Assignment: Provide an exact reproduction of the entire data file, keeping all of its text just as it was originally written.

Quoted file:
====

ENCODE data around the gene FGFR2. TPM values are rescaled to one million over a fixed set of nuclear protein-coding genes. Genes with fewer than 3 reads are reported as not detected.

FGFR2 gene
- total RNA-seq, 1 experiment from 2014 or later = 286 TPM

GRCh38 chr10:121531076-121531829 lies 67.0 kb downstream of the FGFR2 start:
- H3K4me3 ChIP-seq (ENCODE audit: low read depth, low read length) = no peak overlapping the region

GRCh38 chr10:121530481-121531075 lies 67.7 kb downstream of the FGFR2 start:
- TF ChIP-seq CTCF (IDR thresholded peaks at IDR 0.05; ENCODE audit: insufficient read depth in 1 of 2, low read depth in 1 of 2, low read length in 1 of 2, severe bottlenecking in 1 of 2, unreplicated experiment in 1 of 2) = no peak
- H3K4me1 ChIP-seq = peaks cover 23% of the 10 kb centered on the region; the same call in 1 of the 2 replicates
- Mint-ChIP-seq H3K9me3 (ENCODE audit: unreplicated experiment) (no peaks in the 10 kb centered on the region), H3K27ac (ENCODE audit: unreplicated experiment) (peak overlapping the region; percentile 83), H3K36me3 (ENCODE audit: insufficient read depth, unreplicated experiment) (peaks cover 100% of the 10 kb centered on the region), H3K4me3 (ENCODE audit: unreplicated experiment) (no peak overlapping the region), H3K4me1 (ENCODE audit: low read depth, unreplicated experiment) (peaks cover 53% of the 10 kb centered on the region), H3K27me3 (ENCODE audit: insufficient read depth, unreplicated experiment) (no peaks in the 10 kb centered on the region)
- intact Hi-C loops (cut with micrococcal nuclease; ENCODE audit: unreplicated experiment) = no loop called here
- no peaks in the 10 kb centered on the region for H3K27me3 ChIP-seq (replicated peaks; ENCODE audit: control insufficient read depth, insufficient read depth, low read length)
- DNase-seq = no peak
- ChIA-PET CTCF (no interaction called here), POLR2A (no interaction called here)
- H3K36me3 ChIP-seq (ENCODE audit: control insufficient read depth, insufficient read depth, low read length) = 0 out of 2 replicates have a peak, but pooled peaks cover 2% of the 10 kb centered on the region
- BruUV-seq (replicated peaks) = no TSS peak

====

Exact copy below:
ENCODE data around the gene FGFR2. TPM values are rescaled to one million over a fixed set of nuclear protein-coding genes. Genes with fewer than 3 reads are reported as not detected.

FGFR2 gene
- total RNA-seq, 1 experiment from 2014 or later = 286 TPM

GRCh38 chr10:121531076-121531829 lies 67.0 kb downstream of the FGFR2 start:
- H3K4me3 ChIP-seq (ENCODE audit: low read depth, low read length) = no peak overlapping the region

GRCh38 chr10:121530481-121531075 lies 67.7 kb downstream of the FGFR2 start:
- TF ChIP-seq CTCF (IDR thresholded peaks at IDR 0.05; ENCODE audit: insufficient read depth in 1 of 2, low read depth in 1 of 2, low read length in 1 of 2, severe bottlenecking in 1 of 2, unreplicated experiment in 1 of 2) = no peak
- H3K4me1 ChIP-seq = peaks cover 23% of the 10 kb centered on the region; the same call in 1 of the 2 replicates
- Mint-ChIP-seq H3K9me3 (ENCODE audit: unreplicated experiment) (no peaks in the 10 kb centered on the region), H3K27ac (ENCODE audit: unreplicated experiment) (peak overlapping the region; percentile 83), H3K36me3 (ENCODE audit: insufficient read depth, unreplicated experiment) (peaks cover 100% of the 10 kb centered on the region), H3K4me3 (ENCODE audit: unreplicated experiment) (no peak overlapping the region), H3K4me1 (ENCODE audit: low read depth, unreplicated experiment) (peaks cover 53% of the 10 kb centered on the region), H3K27me3 (ENCODE audit: insufficient read depth, unreplicated experiment) (no peaks in the 10 kb centered on the region)
- intact Hi-C loops (cut with micrococcal nuclease; ENCODE audit: unreplicated experiment) = no loop called here
- no peaks in the 10 kb centered on the region for H3K27me3 ChIP-seq (replicated peaks; ENCODE audit: control insufficient read depth, insufficient read depth, low read length)
- DNase-seq = no peak
- ChIA-PET CTCF (no interaction called here), POLR2A (no interaction called here)
- H3K36me3 ChIP-seq (ENCODE audit: control insufficient read depth, insufficient read depth, low read length) = 0 out of 2 replicates have a peak, but pooled peaks cover 2% of the 10 kb centered on the region
- BruUV-seq (replicated peaks) = no TSS peak